For the first time in recent history, the Food and Drug Administration has debarred a foreign firm from importing food into the United States. The agency previously has included individuals on its food importation debarment list, so this recent action, when combined with agency’s enhanced ability to access more information on import shipments, potentially signals that FDA is considering amplifying the scope of importation enforcement action targets beyond individuals to the company level.

In a Federal Register notice on March 1, 2018, FDA announced that it is debarring Meunerie Sawyerville, a feed and feed additive company based in Quebec, Canada, for five years, based on a conviction of felony offenses relating to deliberately exporting cattle feed with overly high levels of the drug monensin. The company also was charged with making a false statement to officials with the US Customs and Border Protection.

Although the company pleaded guilty to these charges in 2015, FDA informed Meunerie Sawyerville in July 2017 that, while it was considering the debarring, the company could request a hearing on the matter. FDA denied Meunerie Sawyerville’s request for a hearing, asserting in the Federal Register notice that the company failed to file “information and analyses sufficient to create a basis for a hearing concerning this action.” The Director of the Office of Scientific Integrity further explained that hearings are granted only if there is a genuine and substantial issue of fact for resolution at a hearing.

FDA possesses the ability under section 306(b)(3) of the Federal Food, Drug and Cosmetic Act to debar a person or firm from importing food, or offering it for import, if there is a felony conviction related to importing food. In this case specifically, FDA (OSI) declared that the nature and seriousness of the offenses and the nature and extent of Meunerie Sawyerville management’s participation in the offenses were significant factors in favor of debarment. OSI also concluded that the operational changes undertaken by the company were insufficient to demonstrate correction of the offenses, and to provide reasonable assurances that the offenses will not reoccur.

FDA maintains similar authority under sections 306(a), (b)(1), and (b)(2) of the FD&C Act to debar both individuals and firms from participating in the development and approval of drug applications. The agency historically has exercised this authority only with respect to individuals. However, the approach trailblazed by FDA regarding foods imported by Meunerie Sawyerville may indicate FDA could pursue a parallel enforcement perspective by examining players in the drug field more holistically and considering the debarment of drug companies or research facilities when warranted.

With the new importation data requirements linked to the implementation of the Automated Commercial Environment/International Trade Data System (ACE/ITDS), FDA now has a significantly clearer sense of the import/export picture relating to shippers and transactions. Further enhancing this picture is the increased information about shipments and shippers that CBP also obtains through ACE, along with the enhanced data analytic capabilities of both agencies. This ability to process information on imported products more quickly and effectively had led not just to an increase in monitoring in general, but to better targeting on suspect transactions, and thus also may lead to an increase in enforcement actions by FDA.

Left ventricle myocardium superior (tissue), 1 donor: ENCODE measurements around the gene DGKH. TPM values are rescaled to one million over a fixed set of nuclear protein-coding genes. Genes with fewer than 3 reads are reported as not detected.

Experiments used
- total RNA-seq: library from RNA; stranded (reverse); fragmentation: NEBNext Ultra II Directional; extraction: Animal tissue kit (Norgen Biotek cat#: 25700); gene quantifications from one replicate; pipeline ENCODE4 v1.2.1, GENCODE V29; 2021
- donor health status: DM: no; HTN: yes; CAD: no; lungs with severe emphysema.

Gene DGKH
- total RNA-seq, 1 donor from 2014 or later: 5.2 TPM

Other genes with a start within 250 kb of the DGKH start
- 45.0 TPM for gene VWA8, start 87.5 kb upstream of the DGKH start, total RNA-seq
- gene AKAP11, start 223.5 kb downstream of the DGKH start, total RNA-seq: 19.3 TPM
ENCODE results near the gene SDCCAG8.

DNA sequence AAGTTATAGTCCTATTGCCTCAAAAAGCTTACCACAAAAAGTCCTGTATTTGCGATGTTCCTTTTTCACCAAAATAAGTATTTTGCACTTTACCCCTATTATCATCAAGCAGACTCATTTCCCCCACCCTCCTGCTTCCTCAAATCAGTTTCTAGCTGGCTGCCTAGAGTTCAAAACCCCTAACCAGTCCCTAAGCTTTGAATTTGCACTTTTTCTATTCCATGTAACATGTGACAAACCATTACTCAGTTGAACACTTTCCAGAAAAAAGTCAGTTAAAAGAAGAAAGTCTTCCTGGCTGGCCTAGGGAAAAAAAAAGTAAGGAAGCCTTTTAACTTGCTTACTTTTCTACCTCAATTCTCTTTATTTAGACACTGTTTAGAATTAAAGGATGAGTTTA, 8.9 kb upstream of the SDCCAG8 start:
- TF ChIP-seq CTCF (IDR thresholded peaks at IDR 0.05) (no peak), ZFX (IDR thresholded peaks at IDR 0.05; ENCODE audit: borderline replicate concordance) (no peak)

Also, as Arent Fox wrote last year about FDA’s program alignment, the greater specialization by FDA personnel that would result from the reorganization will mean agency investigators will have greater proficiency with the products and processes they inspect. This specialization, combined with the ability to process information from CBP about imports more efficiently, likely will result in the identification and investigation into potential problems that might have been overlooked in previous years.

It is likely that the debarment of companies will remain a rare action taken by FDA and saved for situations similar to the Meunerie Sawyerville case where misconduct by company executives was involved. However, it still behooves companies to ensure that its internal compliance program can help mitigate the types of risks and actions that could result in increased agency scrutiny or enforcement actions.

This is particularly relevant in light of recent statements made by FDA Chief Counsel, Rebecca Wood, regarding the FDA’s interpretation of the Park Doctrine, also known as the “Responsible Corporate Officer Doctrine.” The Park Doctrine was established by Supreme Court case law and provides that a responsible corporate officer can be held liable for a first time misdemeanor (and possible subsequent felony) under the FD&C Act without proof that the corporate officer acted with intent or even negligence, and even if such corporate officer did not have any actual knowledge of, or participation in, the specific offense.

At a conference in December 2017, the Chief Counsel stated that FDA intends to bring clarity to the circumstances in which criminal charges would be pursued against an individual in a supervisory role. Extending this initiative to the present case, it is quite possible senior management within firms could be held liable for the conduct or omissions of subordinates or third-party partners and, if particularly egregious, the conduct or omissions may ultimately lead to the debarment of the entire organization.